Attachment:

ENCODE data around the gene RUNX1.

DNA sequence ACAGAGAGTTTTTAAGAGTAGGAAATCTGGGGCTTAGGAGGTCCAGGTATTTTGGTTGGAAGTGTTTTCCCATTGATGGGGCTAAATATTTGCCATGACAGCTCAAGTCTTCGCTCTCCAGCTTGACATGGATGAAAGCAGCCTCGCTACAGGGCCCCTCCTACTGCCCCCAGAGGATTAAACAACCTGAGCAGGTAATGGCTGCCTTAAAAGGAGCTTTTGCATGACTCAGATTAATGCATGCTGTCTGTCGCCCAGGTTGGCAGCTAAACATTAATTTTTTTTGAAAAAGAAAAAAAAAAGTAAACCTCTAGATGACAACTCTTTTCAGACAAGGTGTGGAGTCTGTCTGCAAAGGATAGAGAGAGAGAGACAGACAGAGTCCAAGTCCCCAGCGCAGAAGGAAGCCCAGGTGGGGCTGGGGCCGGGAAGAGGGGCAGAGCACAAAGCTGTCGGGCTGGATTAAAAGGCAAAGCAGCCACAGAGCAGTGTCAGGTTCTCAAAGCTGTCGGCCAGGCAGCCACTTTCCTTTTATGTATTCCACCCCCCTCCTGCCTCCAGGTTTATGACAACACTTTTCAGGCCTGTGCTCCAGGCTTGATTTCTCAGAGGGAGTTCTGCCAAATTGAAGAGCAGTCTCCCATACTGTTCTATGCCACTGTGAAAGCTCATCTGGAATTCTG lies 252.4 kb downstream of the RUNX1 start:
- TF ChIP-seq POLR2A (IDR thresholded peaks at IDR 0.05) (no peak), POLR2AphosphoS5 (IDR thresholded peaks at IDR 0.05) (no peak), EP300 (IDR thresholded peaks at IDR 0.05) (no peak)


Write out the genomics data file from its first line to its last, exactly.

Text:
ENCODE data around the gene RUNX1.

DNA sequence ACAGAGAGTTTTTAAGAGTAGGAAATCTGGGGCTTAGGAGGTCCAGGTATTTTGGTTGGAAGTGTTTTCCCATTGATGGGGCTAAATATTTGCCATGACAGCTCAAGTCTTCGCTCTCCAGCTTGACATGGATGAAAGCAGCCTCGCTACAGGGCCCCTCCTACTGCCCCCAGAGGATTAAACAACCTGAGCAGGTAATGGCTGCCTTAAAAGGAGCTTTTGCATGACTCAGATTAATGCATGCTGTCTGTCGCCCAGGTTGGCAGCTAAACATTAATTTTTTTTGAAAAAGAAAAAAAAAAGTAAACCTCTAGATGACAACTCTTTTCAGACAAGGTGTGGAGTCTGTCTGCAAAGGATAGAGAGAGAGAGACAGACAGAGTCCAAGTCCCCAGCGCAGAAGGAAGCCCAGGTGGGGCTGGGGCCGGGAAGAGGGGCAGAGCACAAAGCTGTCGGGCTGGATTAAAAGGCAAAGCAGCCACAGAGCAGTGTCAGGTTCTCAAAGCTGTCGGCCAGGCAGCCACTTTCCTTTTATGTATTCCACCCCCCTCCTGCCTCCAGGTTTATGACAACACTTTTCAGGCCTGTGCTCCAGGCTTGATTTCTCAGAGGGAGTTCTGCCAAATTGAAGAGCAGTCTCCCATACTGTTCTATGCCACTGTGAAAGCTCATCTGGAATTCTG lies 252.4 kb downstream of the RUNX1 start:
- TF ChIP-seq POLR2A (IDR thresholded peaks at IDR 0.05) (no peak), POLR2AphosphoS5 (IDR thresholded peaks at IDR 0.05) (no peak), EP300 (IDR thresholded peaks at IDR 0.05) (no peak)